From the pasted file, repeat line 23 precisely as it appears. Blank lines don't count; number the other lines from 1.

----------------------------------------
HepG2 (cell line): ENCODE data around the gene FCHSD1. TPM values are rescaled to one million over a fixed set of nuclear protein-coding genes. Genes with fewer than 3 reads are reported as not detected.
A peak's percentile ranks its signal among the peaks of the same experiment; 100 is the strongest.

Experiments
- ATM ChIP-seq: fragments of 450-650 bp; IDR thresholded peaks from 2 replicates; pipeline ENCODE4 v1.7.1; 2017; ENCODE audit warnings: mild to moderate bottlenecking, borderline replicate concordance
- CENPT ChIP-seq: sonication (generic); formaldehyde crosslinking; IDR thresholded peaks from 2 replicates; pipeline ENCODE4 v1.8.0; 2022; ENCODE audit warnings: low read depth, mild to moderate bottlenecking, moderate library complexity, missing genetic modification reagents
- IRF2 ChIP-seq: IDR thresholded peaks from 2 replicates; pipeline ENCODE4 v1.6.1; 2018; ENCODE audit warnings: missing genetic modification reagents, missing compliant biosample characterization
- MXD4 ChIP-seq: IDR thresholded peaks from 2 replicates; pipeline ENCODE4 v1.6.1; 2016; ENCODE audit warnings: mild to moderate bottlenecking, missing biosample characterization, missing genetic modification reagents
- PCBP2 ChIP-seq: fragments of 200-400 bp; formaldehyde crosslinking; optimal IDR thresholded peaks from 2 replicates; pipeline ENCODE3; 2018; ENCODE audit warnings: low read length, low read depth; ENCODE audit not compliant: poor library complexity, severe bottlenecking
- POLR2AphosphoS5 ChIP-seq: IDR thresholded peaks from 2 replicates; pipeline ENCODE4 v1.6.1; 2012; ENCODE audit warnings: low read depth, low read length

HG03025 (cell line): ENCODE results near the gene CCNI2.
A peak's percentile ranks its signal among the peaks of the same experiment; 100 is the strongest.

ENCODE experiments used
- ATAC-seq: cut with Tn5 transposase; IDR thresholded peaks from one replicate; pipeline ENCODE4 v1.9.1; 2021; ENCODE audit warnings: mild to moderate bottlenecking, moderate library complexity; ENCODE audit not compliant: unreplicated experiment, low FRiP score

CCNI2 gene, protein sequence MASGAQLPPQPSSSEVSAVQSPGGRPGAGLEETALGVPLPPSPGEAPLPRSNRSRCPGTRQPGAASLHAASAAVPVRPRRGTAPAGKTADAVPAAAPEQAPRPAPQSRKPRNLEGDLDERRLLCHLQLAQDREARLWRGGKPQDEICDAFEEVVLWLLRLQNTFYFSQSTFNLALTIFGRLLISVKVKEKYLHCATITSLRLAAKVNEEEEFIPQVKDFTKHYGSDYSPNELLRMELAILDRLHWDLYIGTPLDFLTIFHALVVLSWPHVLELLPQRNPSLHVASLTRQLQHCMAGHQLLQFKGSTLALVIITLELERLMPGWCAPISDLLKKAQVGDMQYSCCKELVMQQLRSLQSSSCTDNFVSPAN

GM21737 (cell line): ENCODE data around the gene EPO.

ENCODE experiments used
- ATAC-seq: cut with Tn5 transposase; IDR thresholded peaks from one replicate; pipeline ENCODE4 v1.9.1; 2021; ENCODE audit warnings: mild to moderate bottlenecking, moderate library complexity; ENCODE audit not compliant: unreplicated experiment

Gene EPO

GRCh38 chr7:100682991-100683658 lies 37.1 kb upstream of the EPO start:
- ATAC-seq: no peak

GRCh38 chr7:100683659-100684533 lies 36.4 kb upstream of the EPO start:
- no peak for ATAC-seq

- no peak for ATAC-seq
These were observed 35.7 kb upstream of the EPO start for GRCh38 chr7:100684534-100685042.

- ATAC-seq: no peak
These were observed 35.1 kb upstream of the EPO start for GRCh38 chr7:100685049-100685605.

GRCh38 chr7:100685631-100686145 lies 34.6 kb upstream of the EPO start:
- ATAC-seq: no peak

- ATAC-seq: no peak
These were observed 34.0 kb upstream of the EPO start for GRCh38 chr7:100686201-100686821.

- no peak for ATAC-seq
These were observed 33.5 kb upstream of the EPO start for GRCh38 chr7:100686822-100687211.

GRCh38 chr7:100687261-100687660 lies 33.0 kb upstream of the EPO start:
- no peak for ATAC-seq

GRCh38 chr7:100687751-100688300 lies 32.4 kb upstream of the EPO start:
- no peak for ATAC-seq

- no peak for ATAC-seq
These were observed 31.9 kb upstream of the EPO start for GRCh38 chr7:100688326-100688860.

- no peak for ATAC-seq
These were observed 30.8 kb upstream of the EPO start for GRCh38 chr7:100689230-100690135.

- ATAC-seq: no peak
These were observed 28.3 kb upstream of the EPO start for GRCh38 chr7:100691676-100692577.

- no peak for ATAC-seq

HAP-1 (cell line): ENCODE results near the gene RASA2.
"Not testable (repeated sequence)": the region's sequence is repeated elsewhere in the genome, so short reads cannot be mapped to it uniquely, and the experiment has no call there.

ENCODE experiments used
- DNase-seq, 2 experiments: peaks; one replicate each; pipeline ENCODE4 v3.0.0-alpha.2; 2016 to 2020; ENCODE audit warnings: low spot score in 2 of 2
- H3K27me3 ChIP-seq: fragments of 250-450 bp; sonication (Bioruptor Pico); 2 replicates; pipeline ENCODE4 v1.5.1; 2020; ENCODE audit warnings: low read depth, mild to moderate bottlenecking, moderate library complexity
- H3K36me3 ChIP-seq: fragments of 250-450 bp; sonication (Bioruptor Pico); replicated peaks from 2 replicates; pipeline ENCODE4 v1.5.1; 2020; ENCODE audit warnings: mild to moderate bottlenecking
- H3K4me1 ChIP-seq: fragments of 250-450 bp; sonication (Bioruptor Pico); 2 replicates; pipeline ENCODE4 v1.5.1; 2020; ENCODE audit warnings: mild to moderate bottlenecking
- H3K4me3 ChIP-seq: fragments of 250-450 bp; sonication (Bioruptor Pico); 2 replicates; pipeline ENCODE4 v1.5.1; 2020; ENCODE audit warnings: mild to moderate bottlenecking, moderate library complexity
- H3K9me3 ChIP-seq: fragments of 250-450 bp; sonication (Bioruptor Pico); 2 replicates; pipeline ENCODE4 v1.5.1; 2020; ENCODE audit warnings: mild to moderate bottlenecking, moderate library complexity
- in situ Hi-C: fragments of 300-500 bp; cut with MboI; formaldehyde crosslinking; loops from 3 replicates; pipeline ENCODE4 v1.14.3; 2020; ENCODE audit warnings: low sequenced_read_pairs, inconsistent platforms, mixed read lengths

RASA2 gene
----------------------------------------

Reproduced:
- no peak for ATAC-seq